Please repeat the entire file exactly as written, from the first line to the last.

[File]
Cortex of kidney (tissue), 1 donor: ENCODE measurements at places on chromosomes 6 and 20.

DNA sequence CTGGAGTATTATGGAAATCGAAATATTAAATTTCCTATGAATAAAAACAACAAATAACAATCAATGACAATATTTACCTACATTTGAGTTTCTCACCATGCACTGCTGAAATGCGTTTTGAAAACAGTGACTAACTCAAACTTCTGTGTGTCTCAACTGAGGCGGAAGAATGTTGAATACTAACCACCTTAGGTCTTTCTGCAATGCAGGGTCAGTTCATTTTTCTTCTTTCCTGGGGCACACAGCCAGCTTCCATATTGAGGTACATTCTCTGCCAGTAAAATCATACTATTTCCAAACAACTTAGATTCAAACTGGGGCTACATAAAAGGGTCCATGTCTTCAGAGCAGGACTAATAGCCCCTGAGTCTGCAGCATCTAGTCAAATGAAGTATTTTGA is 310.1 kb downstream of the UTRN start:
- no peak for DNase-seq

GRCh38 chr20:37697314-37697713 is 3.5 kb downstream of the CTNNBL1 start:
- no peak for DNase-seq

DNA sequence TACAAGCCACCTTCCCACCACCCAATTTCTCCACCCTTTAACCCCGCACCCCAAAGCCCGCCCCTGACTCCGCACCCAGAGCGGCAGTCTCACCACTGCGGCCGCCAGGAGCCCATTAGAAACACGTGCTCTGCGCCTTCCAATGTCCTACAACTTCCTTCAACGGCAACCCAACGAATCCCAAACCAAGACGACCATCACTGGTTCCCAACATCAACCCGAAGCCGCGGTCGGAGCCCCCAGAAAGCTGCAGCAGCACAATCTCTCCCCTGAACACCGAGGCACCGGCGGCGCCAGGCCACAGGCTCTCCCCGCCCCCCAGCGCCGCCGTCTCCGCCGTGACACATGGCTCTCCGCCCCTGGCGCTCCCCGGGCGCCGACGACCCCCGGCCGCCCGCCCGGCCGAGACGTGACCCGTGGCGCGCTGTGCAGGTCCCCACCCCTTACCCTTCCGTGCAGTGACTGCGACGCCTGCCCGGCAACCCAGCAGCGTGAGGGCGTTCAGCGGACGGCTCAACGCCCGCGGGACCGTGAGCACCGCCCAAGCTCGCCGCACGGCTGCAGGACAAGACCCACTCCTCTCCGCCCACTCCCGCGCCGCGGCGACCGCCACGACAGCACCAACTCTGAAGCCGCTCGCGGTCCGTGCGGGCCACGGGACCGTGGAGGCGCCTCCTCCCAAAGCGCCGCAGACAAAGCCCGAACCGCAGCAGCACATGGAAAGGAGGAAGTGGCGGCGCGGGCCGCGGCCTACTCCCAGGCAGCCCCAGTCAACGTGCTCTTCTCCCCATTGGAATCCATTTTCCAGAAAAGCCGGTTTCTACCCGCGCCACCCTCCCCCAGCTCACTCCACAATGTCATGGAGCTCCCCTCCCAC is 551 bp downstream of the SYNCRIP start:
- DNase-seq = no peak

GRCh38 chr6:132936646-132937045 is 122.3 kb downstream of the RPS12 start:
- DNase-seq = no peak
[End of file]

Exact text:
Cortex of kidney (tissue), 1 donor: ENCODE measurements at places on chromosomes 6 and 20.

DNA sequence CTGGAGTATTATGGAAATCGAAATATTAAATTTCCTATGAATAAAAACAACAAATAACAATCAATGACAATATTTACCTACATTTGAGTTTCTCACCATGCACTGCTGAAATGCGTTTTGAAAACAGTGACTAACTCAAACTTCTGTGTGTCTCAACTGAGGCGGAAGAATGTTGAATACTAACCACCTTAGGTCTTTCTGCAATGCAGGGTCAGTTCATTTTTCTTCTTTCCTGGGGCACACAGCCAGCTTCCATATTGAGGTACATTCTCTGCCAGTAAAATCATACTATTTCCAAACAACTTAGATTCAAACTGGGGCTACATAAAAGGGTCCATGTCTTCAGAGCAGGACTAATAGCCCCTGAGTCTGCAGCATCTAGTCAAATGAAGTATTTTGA is 310.1 kb downstream of the UTRN start:
- no peak for DNase-seq

GRCh38 chr20:37697314-37697713 is 3.5 kb downstream of the CTNNBL1 start:
- no peak for DNase-seq

DNA sequence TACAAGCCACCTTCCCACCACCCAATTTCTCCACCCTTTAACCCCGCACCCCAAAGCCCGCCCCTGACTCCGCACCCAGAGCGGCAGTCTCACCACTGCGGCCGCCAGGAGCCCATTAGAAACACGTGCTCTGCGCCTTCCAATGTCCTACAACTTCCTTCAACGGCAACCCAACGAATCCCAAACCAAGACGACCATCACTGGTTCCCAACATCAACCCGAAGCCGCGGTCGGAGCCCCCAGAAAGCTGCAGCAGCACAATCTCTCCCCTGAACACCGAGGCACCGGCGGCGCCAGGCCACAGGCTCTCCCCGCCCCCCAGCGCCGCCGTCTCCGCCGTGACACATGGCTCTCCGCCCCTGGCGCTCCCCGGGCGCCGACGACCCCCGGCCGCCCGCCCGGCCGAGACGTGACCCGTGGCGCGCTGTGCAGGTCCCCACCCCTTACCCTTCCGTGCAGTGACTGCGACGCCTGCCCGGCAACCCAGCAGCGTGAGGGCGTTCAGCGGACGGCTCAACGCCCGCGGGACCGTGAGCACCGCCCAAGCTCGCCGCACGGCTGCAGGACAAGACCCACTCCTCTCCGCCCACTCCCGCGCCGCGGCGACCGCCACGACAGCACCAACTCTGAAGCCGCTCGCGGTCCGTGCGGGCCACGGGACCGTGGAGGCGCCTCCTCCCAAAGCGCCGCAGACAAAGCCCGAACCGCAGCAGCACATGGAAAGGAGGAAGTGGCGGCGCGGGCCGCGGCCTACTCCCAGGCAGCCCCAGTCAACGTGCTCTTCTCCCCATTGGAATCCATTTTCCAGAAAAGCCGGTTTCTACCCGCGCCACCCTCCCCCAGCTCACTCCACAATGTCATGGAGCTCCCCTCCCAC is 551 bp downstream of the SYNCRIP start:
- DNase-seq = no peak

GRCh38 chr6:132936646-132937045 is 122.3 kb downstream of the RPS12 start:
- DNase-seq = no peak